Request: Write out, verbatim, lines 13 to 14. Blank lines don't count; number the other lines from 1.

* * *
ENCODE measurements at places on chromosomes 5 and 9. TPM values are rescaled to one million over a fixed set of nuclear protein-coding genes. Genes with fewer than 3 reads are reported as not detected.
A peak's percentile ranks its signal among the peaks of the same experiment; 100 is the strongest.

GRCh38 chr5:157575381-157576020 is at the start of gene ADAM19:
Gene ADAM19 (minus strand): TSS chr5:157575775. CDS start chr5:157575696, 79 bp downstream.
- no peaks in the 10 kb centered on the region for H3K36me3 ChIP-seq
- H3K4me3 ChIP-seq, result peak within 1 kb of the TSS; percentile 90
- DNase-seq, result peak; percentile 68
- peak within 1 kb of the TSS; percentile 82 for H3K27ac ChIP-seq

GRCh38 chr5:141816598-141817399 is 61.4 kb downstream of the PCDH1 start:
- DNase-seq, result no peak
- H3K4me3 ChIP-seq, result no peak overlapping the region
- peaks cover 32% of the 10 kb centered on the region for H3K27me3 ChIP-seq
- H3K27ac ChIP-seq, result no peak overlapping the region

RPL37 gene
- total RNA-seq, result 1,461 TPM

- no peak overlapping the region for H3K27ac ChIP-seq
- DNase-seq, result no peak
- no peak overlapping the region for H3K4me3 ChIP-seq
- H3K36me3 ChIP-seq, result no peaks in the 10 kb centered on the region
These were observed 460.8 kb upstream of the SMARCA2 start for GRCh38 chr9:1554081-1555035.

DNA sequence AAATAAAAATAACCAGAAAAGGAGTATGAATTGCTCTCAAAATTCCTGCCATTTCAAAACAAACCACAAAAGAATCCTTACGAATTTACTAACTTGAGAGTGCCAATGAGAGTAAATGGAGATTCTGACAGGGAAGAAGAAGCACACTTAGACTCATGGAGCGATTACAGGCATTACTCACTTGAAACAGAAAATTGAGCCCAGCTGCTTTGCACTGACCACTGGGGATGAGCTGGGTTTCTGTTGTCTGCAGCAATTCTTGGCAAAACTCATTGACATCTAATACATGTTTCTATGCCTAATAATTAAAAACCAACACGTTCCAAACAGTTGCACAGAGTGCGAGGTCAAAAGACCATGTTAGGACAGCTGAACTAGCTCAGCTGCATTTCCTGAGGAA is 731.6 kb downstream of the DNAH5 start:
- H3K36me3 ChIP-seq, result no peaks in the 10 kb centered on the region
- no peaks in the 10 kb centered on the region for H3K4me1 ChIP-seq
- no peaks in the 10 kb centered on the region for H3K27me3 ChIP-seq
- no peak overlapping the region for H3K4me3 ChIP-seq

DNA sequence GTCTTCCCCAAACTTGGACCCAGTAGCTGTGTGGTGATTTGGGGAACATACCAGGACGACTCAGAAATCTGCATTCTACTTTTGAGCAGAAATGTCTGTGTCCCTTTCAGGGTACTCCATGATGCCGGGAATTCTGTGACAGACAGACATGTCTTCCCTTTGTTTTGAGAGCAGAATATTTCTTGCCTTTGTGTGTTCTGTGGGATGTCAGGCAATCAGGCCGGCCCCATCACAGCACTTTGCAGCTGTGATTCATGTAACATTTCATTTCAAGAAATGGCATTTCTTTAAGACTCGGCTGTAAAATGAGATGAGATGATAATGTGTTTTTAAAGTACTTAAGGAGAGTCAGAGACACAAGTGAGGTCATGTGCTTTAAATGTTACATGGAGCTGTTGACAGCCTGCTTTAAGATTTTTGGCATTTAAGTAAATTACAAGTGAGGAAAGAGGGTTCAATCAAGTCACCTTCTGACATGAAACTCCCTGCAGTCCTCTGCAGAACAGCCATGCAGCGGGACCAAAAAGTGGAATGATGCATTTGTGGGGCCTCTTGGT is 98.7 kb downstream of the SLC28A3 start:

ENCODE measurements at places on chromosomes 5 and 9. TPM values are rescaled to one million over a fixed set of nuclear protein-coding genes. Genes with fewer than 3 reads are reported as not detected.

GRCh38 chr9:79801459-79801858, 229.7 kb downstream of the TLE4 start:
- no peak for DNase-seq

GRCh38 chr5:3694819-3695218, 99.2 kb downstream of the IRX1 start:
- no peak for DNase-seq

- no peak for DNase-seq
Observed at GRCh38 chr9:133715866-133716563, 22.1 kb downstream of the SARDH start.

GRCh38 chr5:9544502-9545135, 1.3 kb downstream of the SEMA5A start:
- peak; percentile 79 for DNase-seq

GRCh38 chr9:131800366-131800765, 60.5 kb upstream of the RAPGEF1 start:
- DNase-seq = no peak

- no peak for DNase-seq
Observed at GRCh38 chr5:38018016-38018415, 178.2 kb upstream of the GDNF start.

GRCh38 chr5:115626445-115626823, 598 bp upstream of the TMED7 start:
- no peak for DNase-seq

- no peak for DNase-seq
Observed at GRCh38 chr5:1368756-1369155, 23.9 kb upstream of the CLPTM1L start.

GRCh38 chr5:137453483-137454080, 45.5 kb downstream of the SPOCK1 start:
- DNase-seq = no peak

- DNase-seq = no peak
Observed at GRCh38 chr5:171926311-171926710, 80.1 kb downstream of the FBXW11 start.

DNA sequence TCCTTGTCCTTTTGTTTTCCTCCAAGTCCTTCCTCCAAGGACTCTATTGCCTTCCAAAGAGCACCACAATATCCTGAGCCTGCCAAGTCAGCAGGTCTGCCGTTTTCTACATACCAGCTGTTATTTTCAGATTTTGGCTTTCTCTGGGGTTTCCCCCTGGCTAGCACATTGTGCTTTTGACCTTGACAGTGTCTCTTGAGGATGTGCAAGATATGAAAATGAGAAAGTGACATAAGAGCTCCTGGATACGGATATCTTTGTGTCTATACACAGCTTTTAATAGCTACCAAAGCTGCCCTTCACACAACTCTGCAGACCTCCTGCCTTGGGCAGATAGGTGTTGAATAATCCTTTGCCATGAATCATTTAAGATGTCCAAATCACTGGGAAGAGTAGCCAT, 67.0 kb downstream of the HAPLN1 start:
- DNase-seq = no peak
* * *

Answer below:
- H3K27ac ChIP-seq, result no peak overlapping the region

RPL37 gene